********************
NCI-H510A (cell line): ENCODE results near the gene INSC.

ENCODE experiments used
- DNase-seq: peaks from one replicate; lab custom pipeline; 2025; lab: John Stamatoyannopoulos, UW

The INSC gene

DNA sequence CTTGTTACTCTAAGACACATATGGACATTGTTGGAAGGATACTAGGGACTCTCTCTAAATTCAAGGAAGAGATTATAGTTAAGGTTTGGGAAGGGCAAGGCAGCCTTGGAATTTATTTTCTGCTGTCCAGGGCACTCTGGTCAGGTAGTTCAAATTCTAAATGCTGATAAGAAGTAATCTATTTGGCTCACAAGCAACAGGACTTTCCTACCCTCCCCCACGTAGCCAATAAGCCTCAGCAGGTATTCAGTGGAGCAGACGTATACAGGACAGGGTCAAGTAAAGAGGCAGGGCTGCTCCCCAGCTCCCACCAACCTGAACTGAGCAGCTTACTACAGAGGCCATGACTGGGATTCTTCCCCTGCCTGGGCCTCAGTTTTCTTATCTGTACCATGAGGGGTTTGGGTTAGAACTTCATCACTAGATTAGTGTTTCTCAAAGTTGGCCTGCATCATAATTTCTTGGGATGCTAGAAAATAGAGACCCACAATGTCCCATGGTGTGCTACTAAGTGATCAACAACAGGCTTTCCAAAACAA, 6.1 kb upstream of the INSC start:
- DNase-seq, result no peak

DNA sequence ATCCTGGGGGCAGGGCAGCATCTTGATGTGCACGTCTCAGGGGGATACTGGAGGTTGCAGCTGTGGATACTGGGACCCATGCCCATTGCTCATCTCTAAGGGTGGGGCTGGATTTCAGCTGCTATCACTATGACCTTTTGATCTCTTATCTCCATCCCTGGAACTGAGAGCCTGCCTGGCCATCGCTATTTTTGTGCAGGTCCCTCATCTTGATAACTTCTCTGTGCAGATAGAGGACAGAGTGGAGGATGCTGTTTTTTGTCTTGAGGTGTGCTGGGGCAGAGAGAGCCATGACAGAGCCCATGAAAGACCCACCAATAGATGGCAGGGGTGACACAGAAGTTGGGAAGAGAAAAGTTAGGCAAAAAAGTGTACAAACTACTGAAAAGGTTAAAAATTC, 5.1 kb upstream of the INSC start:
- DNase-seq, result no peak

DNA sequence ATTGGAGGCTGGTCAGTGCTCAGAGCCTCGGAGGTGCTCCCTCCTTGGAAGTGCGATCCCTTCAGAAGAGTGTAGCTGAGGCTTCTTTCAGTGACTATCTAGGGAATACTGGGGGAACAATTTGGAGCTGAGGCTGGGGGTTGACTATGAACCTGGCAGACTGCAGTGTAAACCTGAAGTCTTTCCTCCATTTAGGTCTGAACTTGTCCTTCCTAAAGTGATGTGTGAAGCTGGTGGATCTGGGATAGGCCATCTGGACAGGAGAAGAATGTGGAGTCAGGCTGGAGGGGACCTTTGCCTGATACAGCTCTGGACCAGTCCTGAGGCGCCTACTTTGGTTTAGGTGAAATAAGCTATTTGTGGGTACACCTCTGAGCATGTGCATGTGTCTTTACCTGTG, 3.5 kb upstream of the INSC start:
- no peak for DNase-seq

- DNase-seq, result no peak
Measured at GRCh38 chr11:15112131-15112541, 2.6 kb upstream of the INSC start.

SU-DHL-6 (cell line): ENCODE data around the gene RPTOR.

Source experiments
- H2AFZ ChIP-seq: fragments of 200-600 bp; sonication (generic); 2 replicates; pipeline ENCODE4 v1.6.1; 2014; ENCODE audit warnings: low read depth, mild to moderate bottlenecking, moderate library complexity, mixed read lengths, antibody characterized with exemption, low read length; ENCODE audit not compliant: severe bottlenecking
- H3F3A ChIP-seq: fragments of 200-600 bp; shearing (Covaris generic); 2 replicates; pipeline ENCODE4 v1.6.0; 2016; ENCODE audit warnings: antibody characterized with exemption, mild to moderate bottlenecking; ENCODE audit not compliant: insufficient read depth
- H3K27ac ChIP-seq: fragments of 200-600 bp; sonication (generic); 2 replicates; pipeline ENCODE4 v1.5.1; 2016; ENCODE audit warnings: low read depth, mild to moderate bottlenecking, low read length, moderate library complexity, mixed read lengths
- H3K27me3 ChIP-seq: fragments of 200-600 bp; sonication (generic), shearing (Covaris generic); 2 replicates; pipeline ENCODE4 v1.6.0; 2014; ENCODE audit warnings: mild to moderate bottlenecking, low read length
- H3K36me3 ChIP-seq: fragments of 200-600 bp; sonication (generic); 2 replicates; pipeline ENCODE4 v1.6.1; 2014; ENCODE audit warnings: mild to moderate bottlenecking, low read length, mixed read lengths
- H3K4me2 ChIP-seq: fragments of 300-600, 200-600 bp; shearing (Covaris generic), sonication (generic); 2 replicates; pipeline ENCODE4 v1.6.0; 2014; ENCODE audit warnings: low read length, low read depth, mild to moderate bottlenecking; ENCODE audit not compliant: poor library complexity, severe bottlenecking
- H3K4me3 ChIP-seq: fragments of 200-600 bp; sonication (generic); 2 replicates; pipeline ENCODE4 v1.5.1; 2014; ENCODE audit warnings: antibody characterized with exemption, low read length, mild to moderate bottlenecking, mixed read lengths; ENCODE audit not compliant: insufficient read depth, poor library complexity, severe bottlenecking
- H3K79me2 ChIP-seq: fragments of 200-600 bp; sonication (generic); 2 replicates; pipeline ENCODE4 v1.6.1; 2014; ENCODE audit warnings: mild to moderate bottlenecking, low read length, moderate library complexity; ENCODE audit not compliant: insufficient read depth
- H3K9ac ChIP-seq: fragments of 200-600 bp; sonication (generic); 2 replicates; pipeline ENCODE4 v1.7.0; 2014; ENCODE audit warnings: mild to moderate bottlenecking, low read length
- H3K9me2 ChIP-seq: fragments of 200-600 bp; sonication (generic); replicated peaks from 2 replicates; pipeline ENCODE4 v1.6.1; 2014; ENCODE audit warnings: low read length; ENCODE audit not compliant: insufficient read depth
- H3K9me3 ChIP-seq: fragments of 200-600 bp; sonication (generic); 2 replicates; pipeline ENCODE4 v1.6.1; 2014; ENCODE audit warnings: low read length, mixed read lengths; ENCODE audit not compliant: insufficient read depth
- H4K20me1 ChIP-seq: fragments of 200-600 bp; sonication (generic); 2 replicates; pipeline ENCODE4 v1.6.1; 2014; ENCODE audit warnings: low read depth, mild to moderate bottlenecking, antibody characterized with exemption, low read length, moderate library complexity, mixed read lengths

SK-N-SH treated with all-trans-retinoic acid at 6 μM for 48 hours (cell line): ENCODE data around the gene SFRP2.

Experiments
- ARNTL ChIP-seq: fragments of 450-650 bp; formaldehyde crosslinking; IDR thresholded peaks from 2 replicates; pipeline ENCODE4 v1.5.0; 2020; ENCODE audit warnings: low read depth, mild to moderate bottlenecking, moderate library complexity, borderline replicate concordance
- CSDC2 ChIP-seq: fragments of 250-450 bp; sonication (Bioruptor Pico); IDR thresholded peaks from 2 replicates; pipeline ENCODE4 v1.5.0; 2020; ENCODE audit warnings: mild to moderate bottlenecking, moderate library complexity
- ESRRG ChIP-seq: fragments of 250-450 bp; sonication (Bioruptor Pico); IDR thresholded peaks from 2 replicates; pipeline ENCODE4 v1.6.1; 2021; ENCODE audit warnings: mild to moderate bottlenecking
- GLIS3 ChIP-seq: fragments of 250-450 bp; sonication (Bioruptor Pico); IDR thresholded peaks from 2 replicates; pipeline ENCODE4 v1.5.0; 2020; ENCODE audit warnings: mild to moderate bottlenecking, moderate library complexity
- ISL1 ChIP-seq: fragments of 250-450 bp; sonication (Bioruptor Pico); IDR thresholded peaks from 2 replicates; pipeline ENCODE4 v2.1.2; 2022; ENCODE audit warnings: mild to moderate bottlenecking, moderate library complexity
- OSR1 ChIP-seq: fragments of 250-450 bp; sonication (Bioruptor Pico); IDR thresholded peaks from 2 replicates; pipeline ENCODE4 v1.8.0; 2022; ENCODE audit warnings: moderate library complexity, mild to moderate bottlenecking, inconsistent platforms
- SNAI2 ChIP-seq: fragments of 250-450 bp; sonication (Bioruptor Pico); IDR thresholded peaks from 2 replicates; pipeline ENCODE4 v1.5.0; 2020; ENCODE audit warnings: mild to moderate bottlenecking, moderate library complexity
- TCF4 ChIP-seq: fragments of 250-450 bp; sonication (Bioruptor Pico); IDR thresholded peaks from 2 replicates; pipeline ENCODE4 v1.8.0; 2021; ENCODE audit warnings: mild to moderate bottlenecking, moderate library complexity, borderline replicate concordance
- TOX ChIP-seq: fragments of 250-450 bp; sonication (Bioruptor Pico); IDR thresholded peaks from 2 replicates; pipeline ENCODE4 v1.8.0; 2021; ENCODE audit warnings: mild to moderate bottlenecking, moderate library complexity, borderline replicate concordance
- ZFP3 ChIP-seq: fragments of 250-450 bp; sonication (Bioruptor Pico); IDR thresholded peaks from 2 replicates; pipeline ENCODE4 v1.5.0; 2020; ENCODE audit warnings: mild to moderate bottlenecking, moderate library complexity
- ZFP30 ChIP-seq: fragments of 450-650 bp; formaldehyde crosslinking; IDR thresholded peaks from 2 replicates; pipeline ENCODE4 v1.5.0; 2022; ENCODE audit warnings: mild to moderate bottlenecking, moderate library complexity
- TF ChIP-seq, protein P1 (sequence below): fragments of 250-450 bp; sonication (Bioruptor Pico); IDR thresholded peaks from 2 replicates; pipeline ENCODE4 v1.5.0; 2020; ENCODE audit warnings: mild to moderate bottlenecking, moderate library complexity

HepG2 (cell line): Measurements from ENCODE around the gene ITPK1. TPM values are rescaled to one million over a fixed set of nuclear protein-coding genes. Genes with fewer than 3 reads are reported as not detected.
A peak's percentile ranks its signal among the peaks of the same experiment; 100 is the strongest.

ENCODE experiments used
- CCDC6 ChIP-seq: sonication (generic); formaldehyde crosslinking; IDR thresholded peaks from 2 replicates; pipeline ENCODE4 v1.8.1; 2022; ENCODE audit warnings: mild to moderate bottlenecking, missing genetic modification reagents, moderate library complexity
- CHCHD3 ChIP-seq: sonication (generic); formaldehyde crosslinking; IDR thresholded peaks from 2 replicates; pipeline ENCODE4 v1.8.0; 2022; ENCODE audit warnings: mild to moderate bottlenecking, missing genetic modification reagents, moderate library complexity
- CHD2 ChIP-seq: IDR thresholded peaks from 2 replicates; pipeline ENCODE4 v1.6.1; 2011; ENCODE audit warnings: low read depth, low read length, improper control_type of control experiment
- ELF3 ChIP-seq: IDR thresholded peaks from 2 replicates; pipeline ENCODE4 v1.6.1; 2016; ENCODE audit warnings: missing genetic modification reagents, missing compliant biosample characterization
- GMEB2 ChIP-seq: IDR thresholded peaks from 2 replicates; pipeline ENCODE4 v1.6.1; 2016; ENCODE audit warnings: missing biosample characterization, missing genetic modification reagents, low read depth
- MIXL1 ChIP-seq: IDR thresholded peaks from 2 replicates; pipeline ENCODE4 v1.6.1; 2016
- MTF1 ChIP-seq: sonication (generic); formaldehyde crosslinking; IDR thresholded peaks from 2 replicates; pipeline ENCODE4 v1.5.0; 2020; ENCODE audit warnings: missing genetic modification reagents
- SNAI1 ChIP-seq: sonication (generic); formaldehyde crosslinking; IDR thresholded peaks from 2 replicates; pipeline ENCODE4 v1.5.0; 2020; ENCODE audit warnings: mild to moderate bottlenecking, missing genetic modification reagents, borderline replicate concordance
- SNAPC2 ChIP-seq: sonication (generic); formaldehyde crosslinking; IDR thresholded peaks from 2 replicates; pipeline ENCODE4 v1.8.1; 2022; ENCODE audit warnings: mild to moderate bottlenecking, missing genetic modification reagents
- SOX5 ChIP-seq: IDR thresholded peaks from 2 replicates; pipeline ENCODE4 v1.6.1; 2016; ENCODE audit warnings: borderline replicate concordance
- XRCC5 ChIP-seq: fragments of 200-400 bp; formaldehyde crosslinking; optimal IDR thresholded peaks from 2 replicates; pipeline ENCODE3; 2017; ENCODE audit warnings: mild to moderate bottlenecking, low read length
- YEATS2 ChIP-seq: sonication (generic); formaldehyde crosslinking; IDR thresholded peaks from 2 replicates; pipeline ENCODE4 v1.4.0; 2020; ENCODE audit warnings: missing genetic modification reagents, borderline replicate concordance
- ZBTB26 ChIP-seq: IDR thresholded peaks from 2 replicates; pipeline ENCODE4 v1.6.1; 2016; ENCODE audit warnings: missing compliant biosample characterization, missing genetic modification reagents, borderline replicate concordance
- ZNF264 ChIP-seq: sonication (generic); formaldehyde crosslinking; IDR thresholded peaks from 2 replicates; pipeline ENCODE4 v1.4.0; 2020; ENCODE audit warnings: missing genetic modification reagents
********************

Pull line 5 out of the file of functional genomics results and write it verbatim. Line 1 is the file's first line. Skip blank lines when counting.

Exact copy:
DNA sequence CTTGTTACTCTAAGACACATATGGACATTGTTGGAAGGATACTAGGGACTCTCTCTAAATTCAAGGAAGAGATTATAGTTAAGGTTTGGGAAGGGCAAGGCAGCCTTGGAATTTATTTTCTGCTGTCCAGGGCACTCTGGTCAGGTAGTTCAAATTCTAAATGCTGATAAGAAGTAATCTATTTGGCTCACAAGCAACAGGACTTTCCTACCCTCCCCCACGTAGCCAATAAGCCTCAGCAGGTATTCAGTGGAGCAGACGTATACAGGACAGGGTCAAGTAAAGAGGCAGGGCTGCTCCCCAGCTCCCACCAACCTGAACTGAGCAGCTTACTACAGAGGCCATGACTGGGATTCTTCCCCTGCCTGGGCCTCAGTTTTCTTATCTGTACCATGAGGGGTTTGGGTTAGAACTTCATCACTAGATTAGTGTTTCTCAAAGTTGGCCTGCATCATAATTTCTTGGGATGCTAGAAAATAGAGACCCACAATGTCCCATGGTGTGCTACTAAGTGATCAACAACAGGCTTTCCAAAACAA, 6.1 kb upstream of the INSC start: